Analysis of communications campaigns in Afghanistan
Since the 2001 invasion, the people of Afghanistan have been exposed to many strategic communications campaigns, most of which were funded by international organisations, militaries or other countries. These campaigns and the research conducted in Afghanistan since 2001 have been directed towards the significant challenges the country faces – security, development, capacity building and reducing emigration. We analysed campaigns on migration, violence against women, health, child protection, security, drugs and elections.
Due to increasing donor interest in the topic, Seefar used its unique position in the Afghanistan communications space to conduct an analysis of current and previous campaigns. The aim was to understand what has and has not been effective and why.
We found that none of the campaigns examined had publicly available information on their impact. Where evaluations were undertaken, they almost always either measure reach and outputs, or used anecdotal information, rather than evaluating based on impact and outcomes against objectives.
Seefar is publishing some key findings to help donors design and then evaluate better campaigns. Donors can contact us for further advice.
Some key findings from the analysis were:
- Access to the internet is growing rapidly in Afghanistan, however this is mostly through mobile phone plans that only allow access to a limited number of social media sites.
- Access to TV is increasing and is in addition to ongoing radio popularity.
- Media viewership and listenership statistics are either unreliable or absent in Afghanistan.
- Media consumption habits in Afghanistan are expected to evolve as the young population continues to access new technologies such as the internet and social media.
- Inflows of hundreds of thousands of returnees from Pakistan will likely have different media consumption habits to those who never left Afghanistan, and these are not currently understood.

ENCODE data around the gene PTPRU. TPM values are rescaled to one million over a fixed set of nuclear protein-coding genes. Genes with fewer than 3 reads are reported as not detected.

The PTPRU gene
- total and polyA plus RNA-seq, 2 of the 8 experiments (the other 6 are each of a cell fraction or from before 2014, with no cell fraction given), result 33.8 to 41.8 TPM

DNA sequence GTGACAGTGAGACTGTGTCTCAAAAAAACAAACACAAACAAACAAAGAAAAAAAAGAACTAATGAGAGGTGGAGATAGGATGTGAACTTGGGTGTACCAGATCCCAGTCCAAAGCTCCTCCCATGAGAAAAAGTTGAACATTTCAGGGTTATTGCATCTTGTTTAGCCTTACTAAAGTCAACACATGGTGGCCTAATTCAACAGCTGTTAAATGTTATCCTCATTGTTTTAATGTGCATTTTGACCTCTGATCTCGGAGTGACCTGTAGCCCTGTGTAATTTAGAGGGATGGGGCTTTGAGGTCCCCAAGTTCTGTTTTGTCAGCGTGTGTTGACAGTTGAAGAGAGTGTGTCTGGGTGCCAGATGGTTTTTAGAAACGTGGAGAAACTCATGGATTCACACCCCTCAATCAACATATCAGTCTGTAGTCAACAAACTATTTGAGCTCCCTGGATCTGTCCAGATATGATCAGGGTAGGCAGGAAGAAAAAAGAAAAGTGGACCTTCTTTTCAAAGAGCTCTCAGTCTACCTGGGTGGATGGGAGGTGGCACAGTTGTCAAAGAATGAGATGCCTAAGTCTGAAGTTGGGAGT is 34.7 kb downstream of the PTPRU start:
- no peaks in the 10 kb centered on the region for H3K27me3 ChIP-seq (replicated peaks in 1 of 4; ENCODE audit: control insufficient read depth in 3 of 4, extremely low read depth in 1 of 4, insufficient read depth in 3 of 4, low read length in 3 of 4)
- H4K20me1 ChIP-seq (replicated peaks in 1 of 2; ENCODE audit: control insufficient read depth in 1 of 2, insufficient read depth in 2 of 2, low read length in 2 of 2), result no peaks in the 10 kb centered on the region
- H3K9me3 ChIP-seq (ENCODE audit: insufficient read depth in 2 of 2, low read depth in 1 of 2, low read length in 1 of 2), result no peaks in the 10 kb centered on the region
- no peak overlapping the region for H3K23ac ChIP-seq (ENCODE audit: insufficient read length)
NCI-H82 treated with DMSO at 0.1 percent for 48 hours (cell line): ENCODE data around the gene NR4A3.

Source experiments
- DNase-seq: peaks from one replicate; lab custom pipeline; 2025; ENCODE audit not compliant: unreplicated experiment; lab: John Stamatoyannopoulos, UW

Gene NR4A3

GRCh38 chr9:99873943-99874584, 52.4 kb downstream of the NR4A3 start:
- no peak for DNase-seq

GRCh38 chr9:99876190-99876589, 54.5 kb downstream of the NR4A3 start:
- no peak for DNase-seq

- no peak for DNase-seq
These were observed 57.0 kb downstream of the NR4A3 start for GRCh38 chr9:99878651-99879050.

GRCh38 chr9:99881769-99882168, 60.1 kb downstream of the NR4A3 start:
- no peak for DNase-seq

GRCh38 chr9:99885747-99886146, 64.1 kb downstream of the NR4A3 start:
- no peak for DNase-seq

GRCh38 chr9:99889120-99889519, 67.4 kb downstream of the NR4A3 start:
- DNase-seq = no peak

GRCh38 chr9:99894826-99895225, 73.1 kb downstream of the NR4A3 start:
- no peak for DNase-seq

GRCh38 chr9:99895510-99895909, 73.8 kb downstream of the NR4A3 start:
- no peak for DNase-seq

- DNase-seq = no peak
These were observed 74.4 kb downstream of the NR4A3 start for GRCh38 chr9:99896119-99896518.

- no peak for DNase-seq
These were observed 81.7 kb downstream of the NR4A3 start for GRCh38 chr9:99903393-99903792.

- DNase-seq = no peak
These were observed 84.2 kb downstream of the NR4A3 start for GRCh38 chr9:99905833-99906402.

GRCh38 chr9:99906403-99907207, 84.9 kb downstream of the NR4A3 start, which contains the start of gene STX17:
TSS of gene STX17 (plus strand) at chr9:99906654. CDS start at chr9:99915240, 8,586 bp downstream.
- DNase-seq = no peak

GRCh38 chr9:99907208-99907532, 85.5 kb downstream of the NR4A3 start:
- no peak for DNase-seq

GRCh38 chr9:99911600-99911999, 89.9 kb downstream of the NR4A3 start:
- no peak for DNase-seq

- The perception that campaigns are difficult and expensive to evaluate has led to many campaigns not being evaluated. Where evaluations are conducted, conclusions on effectiveness are usually based on reach and output tracking or anecdotal ‘evidence’, not impact and outcomes.
- Using multiple, complementary channels in a campaign increases reach, message recognition and reduces room for misinterpretation.
- Messages need to take account of cultural and other contextual issues in order to be effective.
- Oral and visual storytelling methods are important in Afghanistan where literacy is low and opportunities for entertainment are low.
- If using mass media content in a campaign, such as radio dramas, talk shows or airing documentaries, it is critical that they are promoted properly in the lead up to their broadcast.
- Unidirectional static messaging, such as billboards, flyers and posters have low impact in Afghanistan because the messages are not engaging. This type of product is also costly to produce and cannot be changed once created.
- Campaigns that provide factual information appear to have a higher degree of impact.
- Using national TV stations is unlikely to be cost effective if the target audience is confined to a smaller geographical location.